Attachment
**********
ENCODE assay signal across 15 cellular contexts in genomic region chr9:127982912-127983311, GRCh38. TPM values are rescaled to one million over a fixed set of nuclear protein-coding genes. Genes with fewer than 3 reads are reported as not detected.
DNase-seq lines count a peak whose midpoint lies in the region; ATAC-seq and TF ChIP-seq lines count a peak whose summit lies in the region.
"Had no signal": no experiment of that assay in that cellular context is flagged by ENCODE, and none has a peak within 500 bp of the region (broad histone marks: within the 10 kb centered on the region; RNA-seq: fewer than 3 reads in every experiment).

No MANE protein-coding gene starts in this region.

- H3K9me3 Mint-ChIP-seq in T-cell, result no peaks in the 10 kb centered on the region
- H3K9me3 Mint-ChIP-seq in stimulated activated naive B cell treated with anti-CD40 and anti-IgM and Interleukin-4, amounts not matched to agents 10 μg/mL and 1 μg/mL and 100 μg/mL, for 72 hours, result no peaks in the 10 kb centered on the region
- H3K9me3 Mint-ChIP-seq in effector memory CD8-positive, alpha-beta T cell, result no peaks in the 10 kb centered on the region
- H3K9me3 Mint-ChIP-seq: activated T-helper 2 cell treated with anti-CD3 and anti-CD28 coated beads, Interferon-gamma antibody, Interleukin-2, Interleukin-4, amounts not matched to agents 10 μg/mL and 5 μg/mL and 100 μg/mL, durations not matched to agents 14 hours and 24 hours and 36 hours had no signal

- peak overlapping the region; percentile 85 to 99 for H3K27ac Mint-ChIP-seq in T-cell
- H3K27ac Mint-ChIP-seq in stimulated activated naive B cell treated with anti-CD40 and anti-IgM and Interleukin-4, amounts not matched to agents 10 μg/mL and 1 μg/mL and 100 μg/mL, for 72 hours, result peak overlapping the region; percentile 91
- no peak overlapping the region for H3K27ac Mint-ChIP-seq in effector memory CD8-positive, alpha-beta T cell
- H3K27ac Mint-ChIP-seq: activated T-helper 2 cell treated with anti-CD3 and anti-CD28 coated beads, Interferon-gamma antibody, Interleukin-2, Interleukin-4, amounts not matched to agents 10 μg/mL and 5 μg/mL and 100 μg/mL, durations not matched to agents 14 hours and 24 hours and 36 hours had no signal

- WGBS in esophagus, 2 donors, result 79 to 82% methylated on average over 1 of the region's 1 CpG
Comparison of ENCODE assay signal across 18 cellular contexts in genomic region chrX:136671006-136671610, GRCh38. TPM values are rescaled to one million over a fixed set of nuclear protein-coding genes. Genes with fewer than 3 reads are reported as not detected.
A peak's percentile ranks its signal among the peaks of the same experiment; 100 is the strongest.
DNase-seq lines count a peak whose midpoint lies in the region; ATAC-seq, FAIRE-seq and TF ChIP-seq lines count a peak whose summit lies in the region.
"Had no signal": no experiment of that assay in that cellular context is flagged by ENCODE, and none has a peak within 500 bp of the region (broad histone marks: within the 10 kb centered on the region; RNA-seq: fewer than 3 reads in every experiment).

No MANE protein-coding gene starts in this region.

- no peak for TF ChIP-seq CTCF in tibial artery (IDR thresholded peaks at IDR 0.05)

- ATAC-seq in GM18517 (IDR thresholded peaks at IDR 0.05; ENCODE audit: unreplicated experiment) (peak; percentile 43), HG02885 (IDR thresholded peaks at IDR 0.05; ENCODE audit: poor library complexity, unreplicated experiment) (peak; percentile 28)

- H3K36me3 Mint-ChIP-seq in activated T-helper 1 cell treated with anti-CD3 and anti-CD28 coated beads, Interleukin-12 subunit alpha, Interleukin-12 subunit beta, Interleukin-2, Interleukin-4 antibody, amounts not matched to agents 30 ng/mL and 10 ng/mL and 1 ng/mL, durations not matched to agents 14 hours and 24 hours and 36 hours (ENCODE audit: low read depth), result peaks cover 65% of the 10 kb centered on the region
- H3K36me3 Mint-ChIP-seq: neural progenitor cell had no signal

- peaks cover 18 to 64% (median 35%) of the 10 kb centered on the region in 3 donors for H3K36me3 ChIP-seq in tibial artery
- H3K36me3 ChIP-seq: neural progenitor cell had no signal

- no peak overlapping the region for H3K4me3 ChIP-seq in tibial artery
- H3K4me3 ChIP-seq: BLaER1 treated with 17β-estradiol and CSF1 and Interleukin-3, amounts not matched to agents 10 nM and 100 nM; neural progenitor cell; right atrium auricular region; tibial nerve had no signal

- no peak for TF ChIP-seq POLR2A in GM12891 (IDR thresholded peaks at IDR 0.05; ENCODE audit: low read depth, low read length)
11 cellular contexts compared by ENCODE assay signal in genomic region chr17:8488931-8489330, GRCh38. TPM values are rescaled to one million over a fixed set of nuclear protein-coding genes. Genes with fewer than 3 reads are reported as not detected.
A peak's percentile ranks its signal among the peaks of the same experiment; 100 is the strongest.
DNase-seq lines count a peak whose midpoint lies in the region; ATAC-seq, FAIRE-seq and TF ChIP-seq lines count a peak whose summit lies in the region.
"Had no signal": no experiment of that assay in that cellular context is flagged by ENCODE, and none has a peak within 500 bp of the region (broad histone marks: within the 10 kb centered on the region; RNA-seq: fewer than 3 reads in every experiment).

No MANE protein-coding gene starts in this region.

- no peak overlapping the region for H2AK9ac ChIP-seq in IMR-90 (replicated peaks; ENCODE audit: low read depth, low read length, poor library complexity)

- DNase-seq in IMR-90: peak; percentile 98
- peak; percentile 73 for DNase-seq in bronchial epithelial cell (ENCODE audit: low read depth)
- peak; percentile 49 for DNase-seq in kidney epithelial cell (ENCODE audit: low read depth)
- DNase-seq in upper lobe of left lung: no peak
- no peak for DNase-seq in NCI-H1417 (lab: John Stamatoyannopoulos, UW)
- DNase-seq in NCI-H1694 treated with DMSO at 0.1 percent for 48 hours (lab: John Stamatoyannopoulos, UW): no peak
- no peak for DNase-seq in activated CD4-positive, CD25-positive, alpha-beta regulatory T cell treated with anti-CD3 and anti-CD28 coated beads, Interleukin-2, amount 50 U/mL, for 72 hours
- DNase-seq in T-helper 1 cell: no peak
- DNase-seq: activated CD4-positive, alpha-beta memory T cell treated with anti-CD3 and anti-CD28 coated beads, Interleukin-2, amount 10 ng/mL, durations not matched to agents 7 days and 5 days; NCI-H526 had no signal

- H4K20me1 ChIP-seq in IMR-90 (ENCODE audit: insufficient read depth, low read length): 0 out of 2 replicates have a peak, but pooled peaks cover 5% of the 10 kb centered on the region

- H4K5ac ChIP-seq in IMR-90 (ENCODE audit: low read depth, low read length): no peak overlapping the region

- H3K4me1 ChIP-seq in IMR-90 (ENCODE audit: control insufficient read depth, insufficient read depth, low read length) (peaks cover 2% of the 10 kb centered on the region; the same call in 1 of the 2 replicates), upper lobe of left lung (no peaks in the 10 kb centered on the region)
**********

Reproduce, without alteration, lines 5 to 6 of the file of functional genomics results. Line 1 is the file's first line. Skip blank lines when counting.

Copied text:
- H3K9me3 Mint-ChIP-seq in T-cell, result no peaks in the 10 kb centered on the region
- H3K9me3 Mint-ChIP-seq in stimulated activated naive B cell treated with anti-CD40 and anti-IgM and Interleukin-4, amounts not matched to agents 10 μg/mL and 1 μg/mL and 100 μg/mL, for 72 hours, result no peaks in the 10 kb centered on the region